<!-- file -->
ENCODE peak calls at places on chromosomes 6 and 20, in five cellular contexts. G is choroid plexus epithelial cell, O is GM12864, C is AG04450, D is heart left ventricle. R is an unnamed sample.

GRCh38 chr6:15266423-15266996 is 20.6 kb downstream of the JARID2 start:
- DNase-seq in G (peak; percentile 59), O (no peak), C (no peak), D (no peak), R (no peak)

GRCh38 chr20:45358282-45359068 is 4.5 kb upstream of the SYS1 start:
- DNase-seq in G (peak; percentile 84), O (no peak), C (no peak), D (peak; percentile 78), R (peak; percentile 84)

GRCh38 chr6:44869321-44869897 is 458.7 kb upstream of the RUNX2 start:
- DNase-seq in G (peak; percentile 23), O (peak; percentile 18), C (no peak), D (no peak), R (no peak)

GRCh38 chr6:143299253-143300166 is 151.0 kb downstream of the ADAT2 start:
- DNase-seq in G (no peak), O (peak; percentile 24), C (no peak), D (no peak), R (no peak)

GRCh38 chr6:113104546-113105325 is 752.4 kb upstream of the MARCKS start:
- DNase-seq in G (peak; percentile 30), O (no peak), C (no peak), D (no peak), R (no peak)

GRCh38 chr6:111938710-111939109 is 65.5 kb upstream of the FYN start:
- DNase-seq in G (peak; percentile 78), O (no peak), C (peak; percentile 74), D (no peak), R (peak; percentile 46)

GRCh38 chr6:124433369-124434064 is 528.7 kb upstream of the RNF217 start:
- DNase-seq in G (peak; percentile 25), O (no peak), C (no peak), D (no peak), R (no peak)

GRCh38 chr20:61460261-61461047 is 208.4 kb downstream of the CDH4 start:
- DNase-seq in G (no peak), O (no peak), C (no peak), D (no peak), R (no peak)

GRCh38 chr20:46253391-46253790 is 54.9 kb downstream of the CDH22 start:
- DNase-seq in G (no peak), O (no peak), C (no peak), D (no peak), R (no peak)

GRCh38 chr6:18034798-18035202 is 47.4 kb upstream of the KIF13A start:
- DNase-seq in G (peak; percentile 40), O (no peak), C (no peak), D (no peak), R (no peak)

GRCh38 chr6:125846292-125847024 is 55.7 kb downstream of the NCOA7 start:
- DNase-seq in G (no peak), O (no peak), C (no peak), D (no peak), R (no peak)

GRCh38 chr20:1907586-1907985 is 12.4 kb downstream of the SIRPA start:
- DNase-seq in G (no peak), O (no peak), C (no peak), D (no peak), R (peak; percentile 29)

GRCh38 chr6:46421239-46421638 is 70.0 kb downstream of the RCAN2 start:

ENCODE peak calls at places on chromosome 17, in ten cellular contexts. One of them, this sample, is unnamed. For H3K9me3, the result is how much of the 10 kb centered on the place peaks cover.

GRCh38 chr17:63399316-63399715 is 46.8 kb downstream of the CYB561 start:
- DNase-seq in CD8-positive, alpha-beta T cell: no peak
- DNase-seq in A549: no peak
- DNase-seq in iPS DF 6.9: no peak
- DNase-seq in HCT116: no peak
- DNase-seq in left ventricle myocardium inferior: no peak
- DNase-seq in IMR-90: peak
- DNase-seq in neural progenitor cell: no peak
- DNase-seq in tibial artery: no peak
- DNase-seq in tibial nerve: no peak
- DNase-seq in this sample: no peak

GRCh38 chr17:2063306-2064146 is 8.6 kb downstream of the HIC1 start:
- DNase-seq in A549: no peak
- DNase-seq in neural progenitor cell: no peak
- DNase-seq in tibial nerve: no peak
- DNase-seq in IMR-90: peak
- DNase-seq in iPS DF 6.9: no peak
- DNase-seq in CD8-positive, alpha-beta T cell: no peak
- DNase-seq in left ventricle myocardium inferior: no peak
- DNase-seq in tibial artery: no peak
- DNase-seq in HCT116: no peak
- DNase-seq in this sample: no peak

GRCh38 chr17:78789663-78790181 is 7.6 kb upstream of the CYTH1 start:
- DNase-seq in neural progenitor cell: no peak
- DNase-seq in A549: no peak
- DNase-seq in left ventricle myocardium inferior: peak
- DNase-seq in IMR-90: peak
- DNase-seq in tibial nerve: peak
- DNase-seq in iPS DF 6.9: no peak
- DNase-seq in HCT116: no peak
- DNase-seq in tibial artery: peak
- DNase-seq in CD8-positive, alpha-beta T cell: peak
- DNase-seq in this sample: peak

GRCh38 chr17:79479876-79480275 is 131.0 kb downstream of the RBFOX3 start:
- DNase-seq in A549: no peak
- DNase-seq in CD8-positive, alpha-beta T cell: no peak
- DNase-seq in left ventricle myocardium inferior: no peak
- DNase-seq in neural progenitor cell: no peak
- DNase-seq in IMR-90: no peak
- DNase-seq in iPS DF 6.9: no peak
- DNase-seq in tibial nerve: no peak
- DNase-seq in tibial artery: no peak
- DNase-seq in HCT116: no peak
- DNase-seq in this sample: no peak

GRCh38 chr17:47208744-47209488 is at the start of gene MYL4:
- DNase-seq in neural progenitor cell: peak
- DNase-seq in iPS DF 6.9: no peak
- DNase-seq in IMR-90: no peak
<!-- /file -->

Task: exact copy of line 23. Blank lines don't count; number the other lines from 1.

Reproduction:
- DNase-seq in G (no peak), O (no peak), C (no peak), D (no peak), R (no peak)